These boundaries will never provide perfect clarity, and we often find that projects are too complex to make such a simplified assessment. But having an ethical policy laid out provides a very helpful starting point.
On the subject of ethics, ecologist/philosopher/author Dr. David Abram wrote a rather deep piece for London-based not-for-profit project ethical.net about the importance of remembering humanity’s place in the biosphere:
We pretend that we are not palpable creatures co-evolved with the rest of earthly life, but are rather disembodied minds pondering reality from a godlike position outside that reality. In this manner, we free ourselves from any responsibility to the rest of nature; we give ourselves license to engage other animals, plants, and natural elements as a set of resources waiting to be used by us, as a clutch of fixed and finished entities waiting to be manipulated and engineered to suit our purposes.
To speak of the earth, on the other hand, as a living field of relationships between beings – each being with its own openness or creativity — is to speak in accordance with our senses, and with our spontaneous bodily experience of the world around us. It is a way of speaking, and of thinking, that enhances our sensory rapport with the sensuous terrain; a way that holds us in conscious relation to the elemental realities that enfold us.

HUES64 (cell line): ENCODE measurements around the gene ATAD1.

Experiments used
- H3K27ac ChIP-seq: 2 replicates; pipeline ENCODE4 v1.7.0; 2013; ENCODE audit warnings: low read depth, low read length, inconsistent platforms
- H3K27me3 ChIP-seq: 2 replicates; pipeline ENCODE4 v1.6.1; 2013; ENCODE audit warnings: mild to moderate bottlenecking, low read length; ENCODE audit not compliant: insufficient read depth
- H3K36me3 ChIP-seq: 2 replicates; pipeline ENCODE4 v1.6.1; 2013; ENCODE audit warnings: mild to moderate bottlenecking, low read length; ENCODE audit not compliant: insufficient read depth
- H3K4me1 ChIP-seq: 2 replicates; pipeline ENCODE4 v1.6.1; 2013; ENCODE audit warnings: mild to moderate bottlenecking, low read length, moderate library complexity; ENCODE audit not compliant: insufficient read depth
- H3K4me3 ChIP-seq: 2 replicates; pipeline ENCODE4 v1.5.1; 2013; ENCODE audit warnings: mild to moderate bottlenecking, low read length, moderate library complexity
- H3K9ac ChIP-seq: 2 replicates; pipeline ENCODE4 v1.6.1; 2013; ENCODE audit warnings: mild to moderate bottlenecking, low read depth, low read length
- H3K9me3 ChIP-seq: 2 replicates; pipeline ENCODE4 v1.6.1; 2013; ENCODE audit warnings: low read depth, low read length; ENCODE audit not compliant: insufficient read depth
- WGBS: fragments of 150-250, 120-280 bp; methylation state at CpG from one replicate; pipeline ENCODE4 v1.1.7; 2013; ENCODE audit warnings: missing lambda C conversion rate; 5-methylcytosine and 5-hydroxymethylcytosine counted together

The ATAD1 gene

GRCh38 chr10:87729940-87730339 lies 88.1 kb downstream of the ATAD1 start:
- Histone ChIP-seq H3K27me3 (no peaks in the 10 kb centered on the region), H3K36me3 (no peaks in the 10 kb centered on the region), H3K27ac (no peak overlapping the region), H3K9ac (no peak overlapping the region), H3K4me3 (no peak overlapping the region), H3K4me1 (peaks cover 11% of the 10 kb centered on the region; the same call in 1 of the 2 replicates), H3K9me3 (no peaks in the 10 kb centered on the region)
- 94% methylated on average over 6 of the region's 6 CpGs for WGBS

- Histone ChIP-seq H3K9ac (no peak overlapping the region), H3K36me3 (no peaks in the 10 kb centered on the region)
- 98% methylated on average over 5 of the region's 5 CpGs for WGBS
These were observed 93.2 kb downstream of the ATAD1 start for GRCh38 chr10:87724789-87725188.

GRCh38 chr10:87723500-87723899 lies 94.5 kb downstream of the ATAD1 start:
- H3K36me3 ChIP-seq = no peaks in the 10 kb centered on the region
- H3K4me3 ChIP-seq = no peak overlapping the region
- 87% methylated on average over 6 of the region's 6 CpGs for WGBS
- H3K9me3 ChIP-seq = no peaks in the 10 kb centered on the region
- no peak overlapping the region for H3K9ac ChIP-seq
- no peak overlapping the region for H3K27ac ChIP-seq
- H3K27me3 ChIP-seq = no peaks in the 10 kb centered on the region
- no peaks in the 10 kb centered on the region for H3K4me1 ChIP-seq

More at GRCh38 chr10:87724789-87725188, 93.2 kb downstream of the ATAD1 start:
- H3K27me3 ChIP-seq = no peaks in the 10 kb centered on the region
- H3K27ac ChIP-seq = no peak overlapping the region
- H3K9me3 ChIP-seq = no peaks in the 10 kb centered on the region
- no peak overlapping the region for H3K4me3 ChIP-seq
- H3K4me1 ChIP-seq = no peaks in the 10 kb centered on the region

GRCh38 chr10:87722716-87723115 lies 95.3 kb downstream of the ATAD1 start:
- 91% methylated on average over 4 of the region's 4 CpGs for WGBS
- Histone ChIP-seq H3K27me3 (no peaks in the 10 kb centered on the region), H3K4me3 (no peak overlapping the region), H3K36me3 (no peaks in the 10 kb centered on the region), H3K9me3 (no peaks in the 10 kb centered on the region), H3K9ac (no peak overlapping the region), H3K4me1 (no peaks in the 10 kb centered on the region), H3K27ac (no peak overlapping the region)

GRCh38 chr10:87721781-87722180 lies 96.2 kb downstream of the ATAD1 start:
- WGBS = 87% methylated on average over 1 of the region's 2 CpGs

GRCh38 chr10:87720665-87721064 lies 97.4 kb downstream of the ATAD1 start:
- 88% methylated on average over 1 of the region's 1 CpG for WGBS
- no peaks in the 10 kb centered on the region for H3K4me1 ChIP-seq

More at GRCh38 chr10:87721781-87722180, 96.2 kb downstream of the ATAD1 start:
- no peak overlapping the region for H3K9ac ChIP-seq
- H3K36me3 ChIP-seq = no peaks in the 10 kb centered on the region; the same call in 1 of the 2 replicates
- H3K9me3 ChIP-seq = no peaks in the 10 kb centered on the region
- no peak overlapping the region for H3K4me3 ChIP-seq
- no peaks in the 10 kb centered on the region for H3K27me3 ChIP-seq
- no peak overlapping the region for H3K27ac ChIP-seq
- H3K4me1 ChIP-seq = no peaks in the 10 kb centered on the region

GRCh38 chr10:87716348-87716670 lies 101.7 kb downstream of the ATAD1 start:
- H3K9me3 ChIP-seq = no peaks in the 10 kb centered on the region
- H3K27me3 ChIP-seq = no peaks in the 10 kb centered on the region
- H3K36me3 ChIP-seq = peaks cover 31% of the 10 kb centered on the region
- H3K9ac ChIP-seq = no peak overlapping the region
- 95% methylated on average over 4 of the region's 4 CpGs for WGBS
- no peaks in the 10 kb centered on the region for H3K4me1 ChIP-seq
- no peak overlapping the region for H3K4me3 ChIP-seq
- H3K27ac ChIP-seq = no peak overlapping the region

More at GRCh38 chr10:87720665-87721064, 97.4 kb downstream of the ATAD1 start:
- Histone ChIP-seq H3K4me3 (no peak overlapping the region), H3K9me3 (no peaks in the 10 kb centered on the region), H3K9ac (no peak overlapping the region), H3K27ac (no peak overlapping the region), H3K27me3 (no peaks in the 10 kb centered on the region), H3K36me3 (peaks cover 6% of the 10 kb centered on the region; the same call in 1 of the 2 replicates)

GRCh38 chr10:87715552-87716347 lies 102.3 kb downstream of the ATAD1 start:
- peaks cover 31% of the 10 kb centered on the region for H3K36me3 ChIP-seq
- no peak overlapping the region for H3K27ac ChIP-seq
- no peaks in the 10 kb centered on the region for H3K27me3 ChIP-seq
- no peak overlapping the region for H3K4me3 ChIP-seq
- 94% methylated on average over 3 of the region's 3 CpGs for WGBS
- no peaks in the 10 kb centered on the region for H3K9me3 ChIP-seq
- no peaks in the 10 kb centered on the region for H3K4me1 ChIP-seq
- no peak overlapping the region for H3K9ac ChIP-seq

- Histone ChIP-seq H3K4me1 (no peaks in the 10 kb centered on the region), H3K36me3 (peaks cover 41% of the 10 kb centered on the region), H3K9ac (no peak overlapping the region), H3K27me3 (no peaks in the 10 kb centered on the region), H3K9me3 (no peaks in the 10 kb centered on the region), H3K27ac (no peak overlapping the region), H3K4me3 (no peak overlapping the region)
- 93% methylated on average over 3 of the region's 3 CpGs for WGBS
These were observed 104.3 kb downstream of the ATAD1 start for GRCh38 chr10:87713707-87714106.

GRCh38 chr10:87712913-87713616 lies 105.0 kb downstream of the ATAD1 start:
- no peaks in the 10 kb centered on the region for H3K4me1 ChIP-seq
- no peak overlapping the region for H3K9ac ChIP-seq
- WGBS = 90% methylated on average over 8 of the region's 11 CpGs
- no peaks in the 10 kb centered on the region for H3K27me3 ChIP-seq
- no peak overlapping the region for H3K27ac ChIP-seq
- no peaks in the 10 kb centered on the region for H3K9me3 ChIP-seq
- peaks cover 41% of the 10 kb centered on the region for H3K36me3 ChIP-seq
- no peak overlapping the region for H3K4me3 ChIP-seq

Take some time with this one. Reread it a few times if you must.
🌃: A 2012 photo taken from the ISS by ESA astronaut André Kuipers showed how the East and West sides of Berlin were still fascinatingly divided (at least in terms of street light color) after more than two decades since the fall of the Berlin Wall. (via Jason Kottke)
🎤: I know I’ve been going on and on about Leslie Odom, Jr.’s new album, but it’s just so good I can’t help it. I hope you’ll forgive my linking to his recent Tiny Desk Concert performance, because it’s also fantastic.
Neat Stuff We’ve Published Recently
- 🎄🎁 It’s Here: The 2019 Christmas Catalog
- Our editor-in-chief’s review of the Tiki Fire Pit, as well as a guest review of Peak Design’s new “Everyday Line V2” bag collection.
- The ever-charming Maangchi released her awesome new cookbook, Maangchi’s Big Book of Korean Cooking
- This year’s limited-edition Kurzgesagt calendar, centered around the future of human space exploration: “12,020 Human Space Era” Calendar
- You’ll hardly find a cooler jigsaw puzzle to put on display than Clemens Habicht’s “540 Colors Sphere”
- iClever’s BK05 Tri-Folding Bluetooth Keyboard offers a full-sized typing experience without sacrificing portability.
- Forgotten Fairy Tales of Brave and Brilliant Girls brings largely forgotten yet empowering fairy tales to a new generation of young readers.
- This universal silicone glass lid fits three sizes of pots, pans, and skillets.
Got any suggestions for articles, videos, stories, photographs, and any other links you think we should be posting in our weekly Quality Linkage? Please do let us know on Twitter.